Today, the “hospital” is in a modern building. “By all accounts,” the Times reporter assured us, “the staff is better trained and there are more legal safeguards protecting the patients, many of whom have never been convicted of a crime. But the hospital is still surrounded by barbed wire, staffed by 220 prison guards. . . . There are 25 nurses and 49 psychiatrists, psychologists and social workers for 436 patients, according to Mary McGeown, a spokeswoman for the Corrections Department. Bridgewater is still overcrowded, understaffed and underfinanced.”
What is the staff better trained for? No matter how many psychiatrists, psychologists, nurses, and social workers are in such a “hospital,” they are all jailers.
On April 6, 1993—26 years after it was banned—The Titicut Follies was shown on the Public Broadcasting System and reviewed by film critic Walter Goodman in the New York Times:
Frederick Wiseman’s remarkable first documentary, an unsparing visit to the Bridgewater State Hospital for the Criminally Insane, in Massachusetts, was banned. . . . As in all his reports, Mr. Wiseman abjures narration. The pictures tell his stories, and he has never presented more powerful pictures. The 90-minute film opens and ends with a chorus line from what was evidently an annual show called “The Titicut Follies.” You’ll have to guess who among these costumed performers are inmates, who are guards. . . . One man outtalks the doctors with a fervent yet coherent plea to be sent back to an ordinary prison. . . . Many of the encounters have an unsettling ambiguity. A psychiatrist . . . questions an inmate about his sexual proclivities: “What are you interested in, big breasts or small breasts?” Is he working or just curious? The hardest scene to watch is of a forced feeding. The doctor smokes a cigarette as he inserts a long rubber tube into the patient’s nostril and pours a liquid into a funnel; you want to call out to him to flick the lengthening ash onto the floor before it drops into the funnel.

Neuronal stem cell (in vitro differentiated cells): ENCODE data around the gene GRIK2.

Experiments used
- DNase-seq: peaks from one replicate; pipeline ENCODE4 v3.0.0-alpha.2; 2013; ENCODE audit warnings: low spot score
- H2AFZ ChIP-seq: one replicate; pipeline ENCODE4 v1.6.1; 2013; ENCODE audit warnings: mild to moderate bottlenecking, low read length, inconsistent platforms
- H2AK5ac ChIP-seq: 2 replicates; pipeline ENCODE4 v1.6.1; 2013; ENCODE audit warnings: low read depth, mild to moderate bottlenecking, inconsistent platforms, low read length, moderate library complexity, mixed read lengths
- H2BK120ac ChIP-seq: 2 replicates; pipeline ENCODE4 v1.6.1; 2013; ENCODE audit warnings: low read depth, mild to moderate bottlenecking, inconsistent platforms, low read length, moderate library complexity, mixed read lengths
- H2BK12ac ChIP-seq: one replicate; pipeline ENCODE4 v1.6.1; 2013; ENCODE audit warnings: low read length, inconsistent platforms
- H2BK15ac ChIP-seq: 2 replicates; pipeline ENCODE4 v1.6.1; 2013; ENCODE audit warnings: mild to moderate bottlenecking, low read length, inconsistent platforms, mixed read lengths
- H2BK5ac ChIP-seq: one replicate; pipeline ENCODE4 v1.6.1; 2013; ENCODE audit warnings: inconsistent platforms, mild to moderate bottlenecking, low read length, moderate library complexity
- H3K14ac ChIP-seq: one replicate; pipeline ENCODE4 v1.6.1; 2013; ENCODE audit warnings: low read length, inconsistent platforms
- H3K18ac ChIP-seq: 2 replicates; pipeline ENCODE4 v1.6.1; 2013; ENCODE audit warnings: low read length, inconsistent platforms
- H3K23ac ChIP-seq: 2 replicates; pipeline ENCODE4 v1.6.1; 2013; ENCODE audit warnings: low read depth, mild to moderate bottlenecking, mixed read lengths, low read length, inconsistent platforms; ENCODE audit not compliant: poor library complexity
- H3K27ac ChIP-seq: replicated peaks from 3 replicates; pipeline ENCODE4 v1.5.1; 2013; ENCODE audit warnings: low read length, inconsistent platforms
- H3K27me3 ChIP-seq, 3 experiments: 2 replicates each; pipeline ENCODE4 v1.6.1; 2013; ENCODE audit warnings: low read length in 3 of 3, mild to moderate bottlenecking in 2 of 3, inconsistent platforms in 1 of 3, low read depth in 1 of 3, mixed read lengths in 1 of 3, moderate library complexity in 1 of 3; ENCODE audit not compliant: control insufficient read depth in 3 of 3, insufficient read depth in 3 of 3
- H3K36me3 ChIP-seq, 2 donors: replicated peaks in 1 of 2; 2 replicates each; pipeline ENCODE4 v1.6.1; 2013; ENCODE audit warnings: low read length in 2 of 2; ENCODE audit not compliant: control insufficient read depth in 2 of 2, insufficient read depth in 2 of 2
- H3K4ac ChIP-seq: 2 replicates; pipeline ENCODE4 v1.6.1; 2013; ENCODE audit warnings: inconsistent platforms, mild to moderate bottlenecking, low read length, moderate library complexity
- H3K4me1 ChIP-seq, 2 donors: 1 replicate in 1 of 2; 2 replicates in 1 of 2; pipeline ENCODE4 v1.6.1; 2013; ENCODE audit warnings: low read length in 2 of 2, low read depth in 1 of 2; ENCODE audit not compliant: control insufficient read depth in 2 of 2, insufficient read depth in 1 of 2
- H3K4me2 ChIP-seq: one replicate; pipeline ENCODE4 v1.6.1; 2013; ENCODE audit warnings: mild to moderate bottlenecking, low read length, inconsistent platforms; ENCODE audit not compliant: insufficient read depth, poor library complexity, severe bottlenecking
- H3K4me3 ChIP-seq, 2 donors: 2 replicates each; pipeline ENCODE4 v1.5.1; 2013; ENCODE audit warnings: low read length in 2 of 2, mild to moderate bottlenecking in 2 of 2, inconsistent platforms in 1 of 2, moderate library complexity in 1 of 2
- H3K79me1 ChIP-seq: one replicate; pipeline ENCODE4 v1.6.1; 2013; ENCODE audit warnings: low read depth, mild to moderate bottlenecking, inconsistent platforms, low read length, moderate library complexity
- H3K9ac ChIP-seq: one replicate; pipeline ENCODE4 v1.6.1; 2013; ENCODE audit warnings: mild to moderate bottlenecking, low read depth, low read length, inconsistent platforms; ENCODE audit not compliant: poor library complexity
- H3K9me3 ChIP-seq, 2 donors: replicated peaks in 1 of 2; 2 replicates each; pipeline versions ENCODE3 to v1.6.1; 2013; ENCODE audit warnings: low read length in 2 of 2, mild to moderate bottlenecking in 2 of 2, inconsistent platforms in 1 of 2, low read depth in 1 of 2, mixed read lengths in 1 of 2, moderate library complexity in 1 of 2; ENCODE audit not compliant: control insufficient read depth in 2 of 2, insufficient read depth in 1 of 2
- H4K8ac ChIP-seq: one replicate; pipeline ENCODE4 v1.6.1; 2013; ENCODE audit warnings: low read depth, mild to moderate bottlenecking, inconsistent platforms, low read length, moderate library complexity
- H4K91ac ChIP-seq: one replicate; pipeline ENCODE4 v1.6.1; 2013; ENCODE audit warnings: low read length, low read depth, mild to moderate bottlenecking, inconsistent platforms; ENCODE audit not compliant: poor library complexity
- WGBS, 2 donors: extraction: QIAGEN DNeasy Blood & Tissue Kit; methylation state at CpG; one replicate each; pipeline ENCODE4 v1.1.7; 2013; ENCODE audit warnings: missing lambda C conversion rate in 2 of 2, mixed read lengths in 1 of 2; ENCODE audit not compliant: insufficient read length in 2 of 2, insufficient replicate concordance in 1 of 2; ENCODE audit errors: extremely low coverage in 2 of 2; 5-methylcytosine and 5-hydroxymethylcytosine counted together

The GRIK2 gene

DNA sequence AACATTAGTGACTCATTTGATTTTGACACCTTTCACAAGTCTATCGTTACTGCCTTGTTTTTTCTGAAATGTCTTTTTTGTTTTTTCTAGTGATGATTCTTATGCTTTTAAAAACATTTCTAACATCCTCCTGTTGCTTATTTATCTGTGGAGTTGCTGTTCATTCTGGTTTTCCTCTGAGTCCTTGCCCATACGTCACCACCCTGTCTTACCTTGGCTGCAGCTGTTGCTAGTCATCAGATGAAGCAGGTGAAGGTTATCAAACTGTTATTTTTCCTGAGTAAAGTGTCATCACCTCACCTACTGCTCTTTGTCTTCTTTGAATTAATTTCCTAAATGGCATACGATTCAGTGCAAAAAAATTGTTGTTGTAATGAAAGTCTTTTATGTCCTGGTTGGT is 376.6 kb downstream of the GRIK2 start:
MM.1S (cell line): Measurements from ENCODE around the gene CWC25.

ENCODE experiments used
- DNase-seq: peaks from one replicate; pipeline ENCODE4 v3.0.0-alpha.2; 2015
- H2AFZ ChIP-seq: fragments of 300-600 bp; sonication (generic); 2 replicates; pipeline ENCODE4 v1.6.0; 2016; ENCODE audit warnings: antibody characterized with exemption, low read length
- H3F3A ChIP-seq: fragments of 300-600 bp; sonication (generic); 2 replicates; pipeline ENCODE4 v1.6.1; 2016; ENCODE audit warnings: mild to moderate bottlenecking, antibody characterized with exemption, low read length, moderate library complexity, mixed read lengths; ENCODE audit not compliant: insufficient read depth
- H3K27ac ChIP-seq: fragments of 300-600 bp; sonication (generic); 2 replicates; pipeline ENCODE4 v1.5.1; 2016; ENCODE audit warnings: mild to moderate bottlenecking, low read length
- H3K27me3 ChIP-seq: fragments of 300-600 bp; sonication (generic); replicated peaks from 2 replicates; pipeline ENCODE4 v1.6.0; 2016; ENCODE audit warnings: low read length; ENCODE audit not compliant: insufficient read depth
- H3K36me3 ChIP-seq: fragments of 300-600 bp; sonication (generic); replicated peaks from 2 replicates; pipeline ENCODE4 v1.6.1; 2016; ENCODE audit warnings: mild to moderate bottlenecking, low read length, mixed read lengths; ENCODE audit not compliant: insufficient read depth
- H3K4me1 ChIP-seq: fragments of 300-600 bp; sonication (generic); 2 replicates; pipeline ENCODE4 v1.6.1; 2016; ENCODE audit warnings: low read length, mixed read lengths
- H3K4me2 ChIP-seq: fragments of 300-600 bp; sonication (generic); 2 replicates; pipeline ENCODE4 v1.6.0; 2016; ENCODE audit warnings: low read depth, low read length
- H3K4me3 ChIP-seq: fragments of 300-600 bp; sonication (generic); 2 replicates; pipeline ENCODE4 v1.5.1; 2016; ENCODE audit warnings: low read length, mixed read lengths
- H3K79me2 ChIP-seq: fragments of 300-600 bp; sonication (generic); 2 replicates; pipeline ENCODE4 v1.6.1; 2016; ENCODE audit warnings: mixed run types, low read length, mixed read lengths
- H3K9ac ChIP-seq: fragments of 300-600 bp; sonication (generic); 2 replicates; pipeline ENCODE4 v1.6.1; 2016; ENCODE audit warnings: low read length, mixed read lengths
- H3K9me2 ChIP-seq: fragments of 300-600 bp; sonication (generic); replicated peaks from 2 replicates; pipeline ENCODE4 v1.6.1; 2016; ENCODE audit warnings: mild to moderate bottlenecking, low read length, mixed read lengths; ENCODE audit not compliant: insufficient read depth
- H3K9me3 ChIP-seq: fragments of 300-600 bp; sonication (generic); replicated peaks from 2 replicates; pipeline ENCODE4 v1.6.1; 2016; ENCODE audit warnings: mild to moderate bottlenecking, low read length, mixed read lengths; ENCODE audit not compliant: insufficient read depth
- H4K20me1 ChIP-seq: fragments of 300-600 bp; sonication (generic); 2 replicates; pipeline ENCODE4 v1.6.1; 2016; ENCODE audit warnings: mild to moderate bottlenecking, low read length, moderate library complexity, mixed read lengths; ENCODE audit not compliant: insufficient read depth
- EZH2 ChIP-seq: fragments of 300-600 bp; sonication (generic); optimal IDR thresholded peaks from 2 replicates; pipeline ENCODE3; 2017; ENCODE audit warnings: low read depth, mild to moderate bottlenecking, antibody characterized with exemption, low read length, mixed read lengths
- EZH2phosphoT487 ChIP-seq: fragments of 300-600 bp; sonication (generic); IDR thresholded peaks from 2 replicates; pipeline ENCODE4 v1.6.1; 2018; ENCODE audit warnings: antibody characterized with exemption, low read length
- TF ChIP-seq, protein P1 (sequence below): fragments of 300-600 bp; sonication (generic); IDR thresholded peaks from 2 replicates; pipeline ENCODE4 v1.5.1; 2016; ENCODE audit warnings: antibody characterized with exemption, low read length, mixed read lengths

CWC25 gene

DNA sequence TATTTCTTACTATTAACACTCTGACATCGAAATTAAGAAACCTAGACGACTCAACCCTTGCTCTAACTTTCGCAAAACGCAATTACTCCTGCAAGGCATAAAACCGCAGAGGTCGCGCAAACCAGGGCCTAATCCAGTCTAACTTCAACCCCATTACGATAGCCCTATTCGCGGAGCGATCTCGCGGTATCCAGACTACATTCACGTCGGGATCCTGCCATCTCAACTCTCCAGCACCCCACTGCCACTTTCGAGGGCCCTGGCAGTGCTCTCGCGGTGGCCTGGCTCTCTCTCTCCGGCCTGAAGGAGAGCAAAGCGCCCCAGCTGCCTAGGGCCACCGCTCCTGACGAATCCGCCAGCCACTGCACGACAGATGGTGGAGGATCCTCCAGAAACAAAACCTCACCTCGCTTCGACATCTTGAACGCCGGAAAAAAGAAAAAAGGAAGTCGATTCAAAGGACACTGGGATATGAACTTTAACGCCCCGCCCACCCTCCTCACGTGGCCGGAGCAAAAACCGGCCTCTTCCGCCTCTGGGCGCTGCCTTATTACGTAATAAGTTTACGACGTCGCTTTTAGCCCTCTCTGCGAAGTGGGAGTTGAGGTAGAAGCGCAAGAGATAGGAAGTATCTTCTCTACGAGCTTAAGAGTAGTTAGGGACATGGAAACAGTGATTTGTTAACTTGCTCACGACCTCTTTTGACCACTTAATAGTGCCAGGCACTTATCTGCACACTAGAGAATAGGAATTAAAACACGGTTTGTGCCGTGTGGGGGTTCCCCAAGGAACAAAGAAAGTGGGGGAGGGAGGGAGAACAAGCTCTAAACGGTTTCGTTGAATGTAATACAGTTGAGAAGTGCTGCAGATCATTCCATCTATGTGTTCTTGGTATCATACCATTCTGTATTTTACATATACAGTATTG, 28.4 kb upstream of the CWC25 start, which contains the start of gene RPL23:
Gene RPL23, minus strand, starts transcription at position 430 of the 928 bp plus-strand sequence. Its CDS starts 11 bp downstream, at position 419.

Dehumanization of Mad Persons
The Titicut Follies, unlike One Flew Over the Cuckoo’s Nest, was a unique film. It depicted in gripping pictorial detail the psychiatric invalidation, persecution, and dehumanization of so-called mad persons at the hands of so-called mental-health professionals. For that offense, the American psychiatric establishment, assisted by the American legal establishment, banned the showing of the film. This unique violation of the First Amendment has escaped both legal and psychiatric attention.
Today the Bridgewater State Hospital is a “health care facility” affiliated with the University of Massachusetts Medical School. In 2003 the National Commission on Correctional Health Care lauded it as its “Facility of the Year.” A 2003 essay by Jaime Shimkus, publications editor of the organization, presents a brief history of the hospital, but does not mention The Titicut Follies or the conditions described in the film.
In the old days of insane asylums, the truth about psychiatry was apparent: the madhouse was a snake pit, and snake pits were limited to insane asylums. Today’s snake pits—dispersed throughout society—are concealed by a façade of pseudomedical diagnoses, therapies, treatment-advocacy centers, alliances for the mentally ill, and the renaming of insane asylums as “health care facilities.”